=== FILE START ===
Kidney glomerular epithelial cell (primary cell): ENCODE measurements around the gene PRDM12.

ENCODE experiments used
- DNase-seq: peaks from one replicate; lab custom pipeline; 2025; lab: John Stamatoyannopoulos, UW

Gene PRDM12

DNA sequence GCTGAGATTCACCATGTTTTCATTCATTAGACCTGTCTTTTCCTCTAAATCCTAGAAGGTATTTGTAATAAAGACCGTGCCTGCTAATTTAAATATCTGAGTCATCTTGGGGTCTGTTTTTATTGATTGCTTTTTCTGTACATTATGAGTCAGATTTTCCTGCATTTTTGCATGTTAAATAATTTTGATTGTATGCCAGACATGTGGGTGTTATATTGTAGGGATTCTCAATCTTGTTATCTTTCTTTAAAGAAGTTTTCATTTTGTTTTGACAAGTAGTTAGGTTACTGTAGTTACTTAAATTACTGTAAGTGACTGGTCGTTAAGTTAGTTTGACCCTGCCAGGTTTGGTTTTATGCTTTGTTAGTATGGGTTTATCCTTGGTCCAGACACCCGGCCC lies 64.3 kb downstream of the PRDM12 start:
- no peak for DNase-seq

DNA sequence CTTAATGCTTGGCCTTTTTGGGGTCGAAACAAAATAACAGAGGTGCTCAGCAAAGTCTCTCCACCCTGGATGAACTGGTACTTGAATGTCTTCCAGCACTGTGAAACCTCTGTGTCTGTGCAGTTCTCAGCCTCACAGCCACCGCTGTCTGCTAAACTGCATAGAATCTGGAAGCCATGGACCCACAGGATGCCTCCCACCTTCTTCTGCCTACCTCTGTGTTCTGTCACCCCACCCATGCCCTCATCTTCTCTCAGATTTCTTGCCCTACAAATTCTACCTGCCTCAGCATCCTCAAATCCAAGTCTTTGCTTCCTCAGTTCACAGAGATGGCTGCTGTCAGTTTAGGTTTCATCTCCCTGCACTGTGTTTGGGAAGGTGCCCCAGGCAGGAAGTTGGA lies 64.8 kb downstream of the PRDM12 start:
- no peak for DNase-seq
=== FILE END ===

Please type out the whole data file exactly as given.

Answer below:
Kidney glomerular epithelial cell (primary cell): ENCODE measurements around the gene PRDM12.

ENCODE experiments used
- DNase-seq: peaks from one replicate; lab custom pipeline; 2025; lab: John Stamatoyannopoulos, UW

Gene PRDM12

DNA sequence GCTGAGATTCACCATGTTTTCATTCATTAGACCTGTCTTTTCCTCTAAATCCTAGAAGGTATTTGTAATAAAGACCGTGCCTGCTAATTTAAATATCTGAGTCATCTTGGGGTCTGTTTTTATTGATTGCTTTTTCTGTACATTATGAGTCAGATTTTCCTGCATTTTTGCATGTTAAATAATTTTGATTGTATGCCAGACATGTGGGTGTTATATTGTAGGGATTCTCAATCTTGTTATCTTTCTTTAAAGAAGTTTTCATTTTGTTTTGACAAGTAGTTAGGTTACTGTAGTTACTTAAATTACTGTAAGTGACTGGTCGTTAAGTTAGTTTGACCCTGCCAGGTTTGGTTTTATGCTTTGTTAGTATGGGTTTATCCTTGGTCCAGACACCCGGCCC lies 64.3 kb downstream of the PRDM12 start:
- no peak for DNase-seq

DNA sequence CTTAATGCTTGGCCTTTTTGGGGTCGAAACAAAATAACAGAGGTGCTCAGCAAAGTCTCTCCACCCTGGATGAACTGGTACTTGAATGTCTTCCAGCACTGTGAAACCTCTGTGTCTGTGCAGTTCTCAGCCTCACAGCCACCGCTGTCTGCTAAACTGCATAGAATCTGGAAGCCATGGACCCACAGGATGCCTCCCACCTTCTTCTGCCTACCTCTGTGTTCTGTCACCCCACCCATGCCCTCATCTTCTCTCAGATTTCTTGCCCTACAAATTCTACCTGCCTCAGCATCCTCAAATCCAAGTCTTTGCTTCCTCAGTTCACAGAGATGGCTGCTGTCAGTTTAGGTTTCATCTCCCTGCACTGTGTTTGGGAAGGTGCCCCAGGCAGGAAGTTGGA lies 64.8 kb downstream of the PRDM12 start:
- no peak for DNase-seq